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Otto Schönthal
(1878-1961)

Left: Roman Staircase with Figures. 1898-1900. Pencil, ink, watercolor and colored pencil. 13 1/4" x 9 1/4" (33.7 x 23.5 cm). Private collection.

Right: Church at the Central Cemetary in Vienna (detail). 1900. Pencil, watercolor, gouache and ink. 19 7/8" x 18 1/2" (50.5 x 47 cm). Private collection.

BIOGRAPHY

Otto Schönthal (1878 Vienna – 1961 Vienna) was a successful Viennese architect and designer, whose father, Leopold Schönthal, was also an architect. He studied at the Staatsgewerbeschule (State Trade School) in Vienna and then at the Wagnerschule (Wagner School)—so called because students in this program were under the guidance of architect Otto Wagner—at the Akademie der bildenden Künste (Academy of Fine Art). He won the Prix de Rome in 1901 and, right after finishing his studies, was already recognized for his Villa Vojcsik in Vienna (1901-1902). From 1902-1909, Schönthal was an assistant in Wagner’s studio, where he worked on major projects such as the Post Office Savings Bank and the Steinhof Church. He also worked on independent projects during this time.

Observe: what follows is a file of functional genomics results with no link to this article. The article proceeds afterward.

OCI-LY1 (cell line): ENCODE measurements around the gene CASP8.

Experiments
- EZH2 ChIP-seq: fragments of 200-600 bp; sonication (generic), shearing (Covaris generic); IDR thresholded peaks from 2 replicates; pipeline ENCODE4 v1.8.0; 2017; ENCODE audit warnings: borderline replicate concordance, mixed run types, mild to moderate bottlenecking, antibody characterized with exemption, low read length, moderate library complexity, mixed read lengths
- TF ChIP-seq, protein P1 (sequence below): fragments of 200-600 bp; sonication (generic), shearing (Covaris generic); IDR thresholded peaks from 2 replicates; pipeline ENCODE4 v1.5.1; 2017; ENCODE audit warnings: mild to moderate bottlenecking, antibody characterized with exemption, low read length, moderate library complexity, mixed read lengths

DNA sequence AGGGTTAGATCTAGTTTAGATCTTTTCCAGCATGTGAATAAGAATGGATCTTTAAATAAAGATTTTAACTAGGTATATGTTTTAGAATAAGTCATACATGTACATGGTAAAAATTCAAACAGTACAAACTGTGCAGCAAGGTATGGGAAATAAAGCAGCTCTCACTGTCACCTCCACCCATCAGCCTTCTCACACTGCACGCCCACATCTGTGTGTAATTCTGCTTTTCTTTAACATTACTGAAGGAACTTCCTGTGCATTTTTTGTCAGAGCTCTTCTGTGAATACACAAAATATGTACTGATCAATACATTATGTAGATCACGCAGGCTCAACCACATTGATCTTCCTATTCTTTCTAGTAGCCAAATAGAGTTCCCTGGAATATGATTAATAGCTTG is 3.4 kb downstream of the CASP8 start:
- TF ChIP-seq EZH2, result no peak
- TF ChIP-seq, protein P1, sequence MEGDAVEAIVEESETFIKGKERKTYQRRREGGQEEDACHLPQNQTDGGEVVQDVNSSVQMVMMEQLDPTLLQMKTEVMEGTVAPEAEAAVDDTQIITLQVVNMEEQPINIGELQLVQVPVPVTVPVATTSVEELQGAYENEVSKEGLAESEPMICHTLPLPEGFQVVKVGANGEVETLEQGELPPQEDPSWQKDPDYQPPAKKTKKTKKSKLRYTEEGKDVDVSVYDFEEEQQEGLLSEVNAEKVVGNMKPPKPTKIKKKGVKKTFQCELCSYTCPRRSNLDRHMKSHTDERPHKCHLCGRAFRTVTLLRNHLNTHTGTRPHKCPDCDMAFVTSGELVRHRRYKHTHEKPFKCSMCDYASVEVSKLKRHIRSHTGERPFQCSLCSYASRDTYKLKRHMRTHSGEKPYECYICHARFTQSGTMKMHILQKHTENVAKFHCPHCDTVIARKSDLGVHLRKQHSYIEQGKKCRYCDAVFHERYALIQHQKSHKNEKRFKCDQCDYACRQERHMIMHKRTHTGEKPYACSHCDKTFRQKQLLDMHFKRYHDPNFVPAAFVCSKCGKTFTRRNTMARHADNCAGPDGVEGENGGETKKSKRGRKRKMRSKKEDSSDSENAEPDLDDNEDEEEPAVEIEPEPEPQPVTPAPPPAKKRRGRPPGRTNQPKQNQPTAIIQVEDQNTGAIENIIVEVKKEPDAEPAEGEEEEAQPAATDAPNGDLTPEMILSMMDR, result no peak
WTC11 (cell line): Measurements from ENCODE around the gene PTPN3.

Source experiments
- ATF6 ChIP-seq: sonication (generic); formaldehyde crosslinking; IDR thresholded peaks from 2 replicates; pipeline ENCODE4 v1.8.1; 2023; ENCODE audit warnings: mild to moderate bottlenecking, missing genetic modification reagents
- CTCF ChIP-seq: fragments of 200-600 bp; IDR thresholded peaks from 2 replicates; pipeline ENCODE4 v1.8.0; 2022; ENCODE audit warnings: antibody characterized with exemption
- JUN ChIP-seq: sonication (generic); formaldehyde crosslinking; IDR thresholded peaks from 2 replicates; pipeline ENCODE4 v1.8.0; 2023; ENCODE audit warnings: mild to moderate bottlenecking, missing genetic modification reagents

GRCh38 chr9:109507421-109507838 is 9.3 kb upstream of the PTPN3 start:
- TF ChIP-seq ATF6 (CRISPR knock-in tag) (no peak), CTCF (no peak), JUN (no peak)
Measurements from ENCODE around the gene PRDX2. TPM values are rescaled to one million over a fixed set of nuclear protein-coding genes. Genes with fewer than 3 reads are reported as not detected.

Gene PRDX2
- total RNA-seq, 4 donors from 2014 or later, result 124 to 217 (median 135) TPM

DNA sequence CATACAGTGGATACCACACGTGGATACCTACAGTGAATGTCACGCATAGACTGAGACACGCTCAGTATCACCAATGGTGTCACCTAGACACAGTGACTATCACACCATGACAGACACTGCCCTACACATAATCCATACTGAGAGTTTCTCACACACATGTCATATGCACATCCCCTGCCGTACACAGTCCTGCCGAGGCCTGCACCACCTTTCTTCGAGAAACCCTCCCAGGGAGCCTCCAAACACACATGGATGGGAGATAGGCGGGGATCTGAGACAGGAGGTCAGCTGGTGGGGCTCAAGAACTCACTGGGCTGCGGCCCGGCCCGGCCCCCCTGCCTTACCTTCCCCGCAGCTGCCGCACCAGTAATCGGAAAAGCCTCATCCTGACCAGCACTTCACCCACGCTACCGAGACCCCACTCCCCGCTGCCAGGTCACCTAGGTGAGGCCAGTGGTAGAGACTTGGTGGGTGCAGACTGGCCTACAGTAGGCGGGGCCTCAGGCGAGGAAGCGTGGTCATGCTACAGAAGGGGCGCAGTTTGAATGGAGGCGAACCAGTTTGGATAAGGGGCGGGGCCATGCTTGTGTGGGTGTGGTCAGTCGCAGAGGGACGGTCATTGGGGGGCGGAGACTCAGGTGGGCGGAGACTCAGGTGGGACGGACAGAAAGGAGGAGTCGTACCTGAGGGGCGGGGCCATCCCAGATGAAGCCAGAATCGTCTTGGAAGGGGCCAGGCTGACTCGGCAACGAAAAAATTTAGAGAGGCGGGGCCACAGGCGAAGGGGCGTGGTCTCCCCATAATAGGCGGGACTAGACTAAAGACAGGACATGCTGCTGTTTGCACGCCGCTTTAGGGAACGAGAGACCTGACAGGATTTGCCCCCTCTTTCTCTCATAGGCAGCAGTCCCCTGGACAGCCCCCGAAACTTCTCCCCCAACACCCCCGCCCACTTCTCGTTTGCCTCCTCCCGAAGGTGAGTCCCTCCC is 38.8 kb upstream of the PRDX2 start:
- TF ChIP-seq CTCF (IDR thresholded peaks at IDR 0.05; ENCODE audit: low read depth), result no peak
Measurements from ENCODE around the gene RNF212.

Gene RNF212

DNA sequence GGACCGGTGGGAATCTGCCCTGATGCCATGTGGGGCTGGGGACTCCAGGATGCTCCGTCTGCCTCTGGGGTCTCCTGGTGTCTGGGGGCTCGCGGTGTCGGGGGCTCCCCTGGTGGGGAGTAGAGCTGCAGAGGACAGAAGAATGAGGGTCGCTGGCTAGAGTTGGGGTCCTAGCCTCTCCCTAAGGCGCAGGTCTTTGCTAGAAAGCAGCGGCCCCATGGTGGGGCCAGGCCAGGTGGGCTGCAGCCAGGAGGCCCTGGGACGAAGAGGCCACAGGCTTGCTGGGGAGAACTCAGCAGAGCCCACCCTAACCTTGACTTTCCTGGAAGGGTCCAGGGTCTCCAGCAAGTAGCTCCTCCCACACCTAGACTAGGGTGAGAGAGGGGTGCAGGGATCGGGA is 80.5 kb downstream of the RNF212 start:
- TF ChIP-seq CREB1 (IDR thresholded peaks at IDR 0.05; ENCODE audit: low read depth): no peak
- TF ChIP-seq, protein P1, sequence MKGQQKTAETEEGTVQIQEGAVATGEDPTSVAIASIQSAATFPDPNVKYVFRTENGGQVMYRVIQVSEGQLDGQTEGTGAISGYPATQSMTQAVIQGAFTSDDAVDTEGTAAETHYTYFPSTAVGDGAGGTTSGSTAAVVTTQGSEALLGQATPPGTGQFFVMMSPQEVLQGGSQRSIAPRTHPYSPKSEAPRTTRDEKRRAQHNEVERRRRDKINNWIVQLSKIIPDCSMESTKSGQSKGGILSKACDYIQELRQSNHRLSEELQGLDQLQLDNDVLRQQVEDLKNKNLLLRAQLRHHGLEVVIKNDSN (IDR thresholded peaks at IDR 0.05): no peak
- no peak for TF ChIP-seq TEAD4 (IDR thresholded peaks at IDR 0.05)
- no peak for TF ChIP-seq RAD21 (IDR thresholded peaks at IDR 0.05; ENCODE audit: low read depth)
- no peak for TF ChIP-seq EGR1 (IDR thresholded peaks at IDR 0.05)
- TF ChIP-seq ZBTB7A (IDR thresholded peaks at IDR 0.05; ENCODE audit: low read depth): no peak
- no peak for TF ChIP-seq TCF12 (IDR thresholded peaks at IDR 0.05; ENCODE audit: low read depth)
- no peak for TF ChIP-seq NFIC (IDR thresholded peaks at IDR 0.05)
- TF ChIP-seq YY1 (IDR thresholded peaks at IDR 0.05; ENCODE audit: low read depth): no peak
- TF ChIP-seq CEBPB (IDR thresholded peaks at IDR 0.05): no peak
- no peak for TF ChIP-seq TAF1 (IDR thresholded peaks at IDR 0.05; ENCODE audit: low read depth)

In 1909, Schönthal became the editor of the influential review Der Architekt (The Architect), which had a close connection to the Wagnerschule. He also began an architecture and design practice with Emil Hoppe, later joined by Marcel Kammerer—all three were outstanding students at the Wagnerschule and colleagues from Wagner’s studio. The firm, combining the use of new materials and techniques with an awareness of traditional Viennese architecture, played an important role in the development of Viennese modernism in the years before World War I. These were the glory years for Viennese architecture, and the practice flourished. Among notable projects was the interior design of the Austrian pavilion at the "Esposizione Internazionale d’Arte" in Rome (1911) and the apartment building at Wiedner Hauptstrasse 126-128 in Vienna (1912-1913). The firm’s work, however, was interrupted by the war. During the austere post-war years, Hoppe and Schönthal continued to work together, most significantly on Vienna's social housing program in the 1920s and 1930s.

 

With the Nazi annexation of Austria in 1938, the practice closed. Schönthal, whose wife was Jewish, and his family left Austria for Switzerland and then Yugoslavia, only returning to Vienna after the end of World War II. Schönthal continued to work as an architect upon his return, especially on new apartment buildings for the city.